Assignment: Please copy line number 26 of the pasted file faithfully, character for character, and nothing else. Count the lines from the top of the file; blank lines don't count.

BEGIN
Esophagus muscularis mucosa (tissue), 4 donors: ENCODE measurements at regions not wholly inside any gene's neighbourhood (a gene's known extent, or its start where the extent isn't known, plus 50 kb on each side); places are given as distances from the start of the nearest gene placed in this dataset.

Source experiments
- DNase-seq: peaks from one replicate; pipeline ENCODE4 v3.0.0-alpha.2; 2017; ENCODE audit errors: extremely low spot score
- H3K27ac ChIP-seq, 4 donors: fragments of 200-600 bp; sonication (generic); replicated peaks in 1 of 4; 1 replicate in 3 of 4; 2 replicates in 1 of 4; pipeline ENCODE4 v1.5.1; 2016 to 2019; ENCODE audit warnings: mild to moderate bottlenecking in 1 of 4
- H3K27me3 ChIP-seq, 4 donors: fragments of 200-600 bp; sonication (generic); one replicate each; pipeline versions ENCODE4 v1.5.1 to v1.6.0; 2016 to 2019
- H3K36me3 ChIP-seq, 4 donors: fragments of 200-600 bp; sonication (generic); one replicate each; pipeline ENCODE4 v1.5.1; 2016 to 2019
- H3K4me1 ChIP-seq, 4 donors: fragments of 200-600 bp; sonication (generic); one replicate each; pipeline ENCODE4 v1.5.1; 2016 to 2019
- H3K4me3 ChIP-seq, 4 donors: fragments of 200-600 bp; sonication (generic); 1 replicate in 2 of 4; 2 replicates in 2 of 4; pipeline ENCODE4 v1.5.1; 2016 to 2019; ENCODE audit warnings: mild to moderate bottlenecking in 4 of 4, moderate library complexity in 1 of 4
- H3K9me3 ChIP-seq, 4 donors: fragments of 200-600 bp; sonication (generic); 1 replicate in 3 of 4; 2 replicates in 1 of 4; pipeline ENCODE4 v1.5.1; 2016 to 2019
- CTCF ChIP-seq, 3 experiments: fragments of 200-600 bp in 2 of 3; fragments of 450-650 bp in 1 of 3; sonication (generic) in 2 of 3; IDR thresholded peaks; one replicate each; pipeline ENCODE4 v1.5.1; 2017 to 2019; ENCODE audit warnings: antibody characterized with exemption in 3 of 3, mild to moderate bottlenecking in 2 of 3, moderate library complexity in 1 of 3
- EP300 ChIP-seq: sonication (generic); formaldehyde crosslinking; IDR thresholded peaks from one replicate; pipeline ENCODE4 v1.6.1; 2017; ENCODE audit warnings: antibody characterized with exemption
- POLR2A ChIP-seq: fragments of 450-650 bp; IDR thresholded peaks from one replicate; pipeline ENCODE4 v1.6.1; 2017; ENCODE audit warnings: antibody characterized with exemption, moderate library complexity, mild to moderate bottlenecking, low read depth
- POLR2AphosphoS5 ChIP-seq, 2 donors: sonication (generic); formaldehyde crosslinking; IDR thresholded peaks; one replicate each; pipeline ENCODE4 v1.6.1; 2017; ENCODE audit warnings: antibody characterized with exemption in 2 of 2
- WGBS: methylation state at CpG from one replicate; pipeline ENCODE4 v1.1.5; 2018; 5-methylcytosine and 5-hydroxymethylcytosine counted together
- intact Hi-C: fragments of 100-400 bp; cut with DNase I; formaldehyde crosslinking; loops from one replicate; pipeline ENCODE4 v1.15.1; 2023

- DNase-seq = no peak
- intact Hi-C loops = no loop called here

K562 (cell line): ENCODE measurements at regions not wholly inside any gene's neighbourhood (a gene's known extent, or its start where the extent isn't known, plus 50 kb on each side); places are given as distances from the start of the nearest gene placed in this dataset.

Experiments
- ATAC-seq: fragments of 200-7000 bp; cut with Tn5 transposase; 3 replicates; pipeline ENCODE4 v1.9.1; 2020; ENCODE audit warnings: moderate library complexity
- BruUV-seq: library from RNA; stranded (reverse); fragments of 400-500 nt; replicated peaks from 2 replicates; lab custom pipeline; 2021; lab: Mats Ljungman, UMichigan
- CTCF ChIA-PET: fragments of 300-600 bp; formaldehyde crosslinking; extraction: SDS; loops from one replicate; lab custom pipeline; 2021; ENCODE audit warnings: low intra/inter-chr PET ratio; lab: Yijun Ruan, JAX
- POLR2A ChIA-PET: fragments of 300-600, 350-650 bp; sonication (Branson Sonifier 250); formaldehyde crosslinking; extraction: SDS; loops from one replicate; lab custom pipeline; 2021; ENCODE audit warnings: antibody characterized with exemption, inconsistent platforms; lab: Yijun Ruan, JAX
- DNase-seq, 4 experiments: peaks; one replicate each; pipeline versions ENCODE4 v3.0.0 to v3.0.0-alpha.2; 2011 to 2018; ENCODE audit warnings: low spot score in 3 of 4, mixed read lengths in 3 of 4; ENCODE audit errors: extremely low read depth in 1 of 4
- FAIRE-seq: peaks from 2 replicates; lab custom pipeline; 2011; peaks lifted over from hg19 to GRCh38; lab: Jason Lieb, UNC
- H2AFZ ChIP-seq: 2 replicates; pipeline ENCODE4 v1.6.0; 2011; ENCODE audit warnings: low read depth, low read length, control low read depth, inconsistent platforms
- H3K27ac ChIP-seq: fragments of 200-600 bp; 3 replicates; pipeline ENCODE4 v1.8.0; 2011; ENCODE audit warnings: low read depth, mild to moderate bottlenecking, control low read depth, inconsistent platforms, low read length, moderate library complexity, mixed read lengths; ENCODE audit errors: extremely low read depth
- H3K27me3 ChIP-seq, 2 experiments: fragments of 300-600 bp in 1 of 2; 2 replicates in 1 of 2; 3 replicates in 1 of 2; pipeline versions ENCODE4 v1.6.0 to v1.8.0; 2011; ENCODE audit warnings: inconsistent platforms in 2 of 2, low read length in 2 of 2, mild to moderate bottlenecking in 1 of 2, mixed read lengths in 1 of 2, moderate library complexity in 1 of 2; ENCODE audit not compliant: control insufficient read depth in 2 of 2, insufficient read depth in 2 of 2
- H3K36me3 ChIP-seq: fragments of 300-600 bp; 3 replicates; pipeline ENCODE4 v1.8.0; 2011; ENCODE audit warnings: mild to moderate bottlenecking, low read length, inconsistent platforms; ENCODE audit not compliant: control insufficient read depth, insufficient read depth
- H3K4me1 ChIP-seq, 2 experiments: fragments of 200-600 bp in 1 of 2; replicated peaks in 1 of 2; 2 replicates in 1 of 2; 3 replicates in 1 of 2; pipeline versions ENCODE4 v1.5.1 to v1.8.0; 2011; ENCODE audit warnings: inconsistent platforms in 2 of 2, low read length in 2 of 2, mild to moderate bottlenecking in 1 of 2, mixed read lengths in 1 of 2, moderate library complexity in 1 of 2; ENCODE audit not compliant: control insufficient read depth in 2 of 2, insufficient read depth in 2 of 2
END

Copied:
- H2AFZ ChIP-seq: 2 replicates; pipeline ENCODE4 v1.6.0; 2011; ENCODE audit warnings: low read depth, low read length, control low read depth, inconsistent platforms